Chances are, you’re well aware of the myriad of circumstances that have made planning a wedding right now incredibly challenging—both for the couple getting married and for their hard-working team of vendors. While it’s undoubtedly a huge plus that weddings can actually happen to a greater degree of normal than we’ve seen in the last year-and-a-half, it’s certainly not without strife.
This is especially true when it comes to your wedding-day blooms. Though the pandemic had a lasting effect on so many industries, the flower world is one of the slowest to recover. “When the world shut down last March, the borders to many countries closed, which left growers with nowhere to ship all their product,” explains Kimberly Sisti is a San Diego-based wedding planner and owner and designer of Sisti & Co. “As a result, many went out of business without any way to keep themselves afloat, and the farms that were able to stay in business had no idea what or how much to plant.”
What the majority of these flower farms wound up doing was scaling back significantly by planting less. Not only did this help ensure that product wouldn’t go to waste, but it also was an only choice for some farmers who were left without employees due to lockdowns.
Now, in light of the recent wedding boom, events are coming back with full force. However, there is a massive flower shortage. “No one was sure how much to plant six months ago, so the quantities of flowers available for purchase now for the huge influx of weddings remains low,” says Sisti. “This leaves many without the flowers they were planning on for their wedding.”
On top of the shortage caused by the pandemic, there is also the stark reality that certain flowers are simply unavailable outside of their natural season. “It’s not that the farms are choosing to not make more money but not planting them for purchase, but simply because they won’t grow, or produce enough to make it worth the space, time, and cost of planting out of season,” explains Sisti. “This can make it challenging when clients come to florists asking for a specific bloom when it’s not available.”
Luckily, florists are generally creative people and have mastered the skill of going above and beyond, and thinking outside the box to deliver their clients’ wedding-day dreams no matter what. Whether you’re currently working with a florist or in search of one for your special day, here are some florist hacks that may help you pull off your dream wedding.
Recommending Look-Alike Blooms
The easiest alternative for a flower that can’t be received in time for a wedding is to request that your florist recommend look-alike blooms. “Filling an arrangement or installation with greenery or dried grasses can pair beautifully with any flowers that you choose,” says Bron Hansboro, florist and owner of The Flower Guy Bron in Richmond, Virginia. “Most couples will be open to the idea, and you can even suggest florals that can be locally sourced, as many are also looking to prioritize sustainability and supporting small businesses.”
Dyeing Petals a Custom Hue
If a couple is over the moon for a certain flower because its color fits in with their wedding palette, Hansboro uses this clever trick. “Instead of going after a colored flower that’s scarce, we can enhance the petals of a similar flower by dyeing them a custom hue,” he says. “As long as the alternate florals have the same composition and full blooms, dried and preserved elements can be equally helpful in adding an extra touch of variety.”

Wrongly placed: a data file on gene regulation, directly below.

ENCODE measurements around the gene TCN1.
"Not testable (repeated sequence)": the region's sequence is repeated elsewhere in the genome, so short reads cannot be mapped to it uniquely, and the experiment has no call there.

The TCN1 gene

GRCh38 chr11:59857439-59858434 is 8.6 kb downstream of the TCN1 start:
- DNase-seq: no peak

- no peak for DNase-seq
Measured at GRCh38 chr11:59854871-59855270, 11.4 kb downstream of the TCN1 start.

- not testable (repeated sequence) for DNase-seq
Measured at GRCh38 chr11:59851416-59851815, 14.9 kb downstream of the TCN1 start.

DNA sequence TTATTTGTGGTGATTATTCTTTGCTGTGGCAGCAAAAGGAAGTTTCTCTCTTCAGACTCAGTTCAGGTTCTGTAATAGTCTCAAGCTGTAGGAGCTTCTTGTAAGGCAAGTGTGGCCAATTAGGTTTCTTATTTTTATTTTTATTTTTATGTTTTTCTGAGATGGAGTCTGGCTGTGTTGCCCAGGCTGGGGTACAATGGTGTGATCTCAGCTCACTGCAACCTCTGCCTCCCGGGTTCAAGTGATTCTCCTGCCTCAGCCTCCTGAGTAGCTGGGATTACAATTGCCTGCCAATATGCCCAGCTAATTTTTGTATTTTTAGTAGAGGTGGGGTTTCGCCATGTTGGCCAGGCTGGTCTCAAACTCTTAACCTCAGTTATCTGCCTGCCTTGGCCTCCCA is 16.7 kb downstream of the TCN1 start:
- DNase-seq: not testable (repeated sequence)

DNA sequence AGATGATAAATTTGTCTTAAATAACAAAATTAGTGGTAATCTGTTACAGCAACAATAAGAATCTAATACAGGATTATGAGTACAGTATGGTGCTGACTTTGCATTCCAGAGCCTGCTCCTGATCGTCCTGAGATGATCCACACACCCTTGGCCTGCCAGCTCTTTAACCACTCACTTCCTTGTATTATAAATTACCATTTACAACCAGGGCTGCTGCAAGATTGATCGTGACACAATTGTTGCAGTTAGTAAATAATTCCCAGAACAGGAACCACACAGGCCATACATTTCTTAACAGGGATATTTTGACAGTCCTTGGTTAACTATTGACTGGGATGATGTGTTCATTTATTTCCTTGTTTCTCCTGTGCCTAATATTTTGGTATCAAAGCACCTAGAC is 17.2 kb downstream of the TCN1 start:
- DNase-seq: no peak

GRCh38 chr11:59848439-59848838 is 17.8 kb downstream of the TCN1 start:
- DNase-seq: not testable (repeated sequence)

Turning Garden Roses Into “Peonies”
One of the most popular and in-demand flowers for weddings nowadays is the peony. But unfortunately, this bloom has a very small window of availability. This is when Christy "CeCe" Todd of CeCe Designs and Events in Birmingham, Alabama, and her team start getting creative with altering the look of similar blooms such as garden roses. “One of my favorite hacks for this is to pull the head off of a garden rose and then re-tape it or attach it upside down to an old stem,” she says. “The only issue with this is that the freshness doesn’t last very long, since there isn’t a water source to revive the petals.” If you go this route, make sure your florist only does this the day-of to prevent the flowers from rotting.
Fluffing the Petals
If your desired flower isn’t available, Todd recommends taking a similar flower and opening up the petals to make it look like the bloom you want. “Every flower blooms in its own way, but fluffing the petals so that it becomes a lush, open flower is the perfect alternative,” she says. “An example of this would be panda anemones, which look black and white at first glance, but the center is actually a very dark navy blue.” To pull this transformation off, Todd takes a white lisianthus, pulls the center out, and takes a blue thistle, which she floral-sprays with a dark navy. “From there, I’ll actually insert the blue thistle through the center of the white lisianthus and tape it to the stem,” she says. “Now, to the average eye, it looks like a panda anemone.”
Using Silk Flowers
Although they’re not live, silk flowers can make a great stand-in for large installations that need a huge amount of blooms, according to Sisti, especially if the piece will only be seen from a distance. “High-quality silks can fool the best of eyes, and no one will be the wiser!” she says. The key to pulling off this hack, however, is to not use silk stand-ins for your entire floral arrangement. “The whole idea is to make the flower look real, so using too many silks might make it look unbelievable,” she says. “For example, an amaryllis (typically used in late fall and winter) featured in a July wedding is unusual, so using hints of the amaryllis here and there will make it look more believable that they are real to begin with.” Bottom line: Less is more with silk flowers.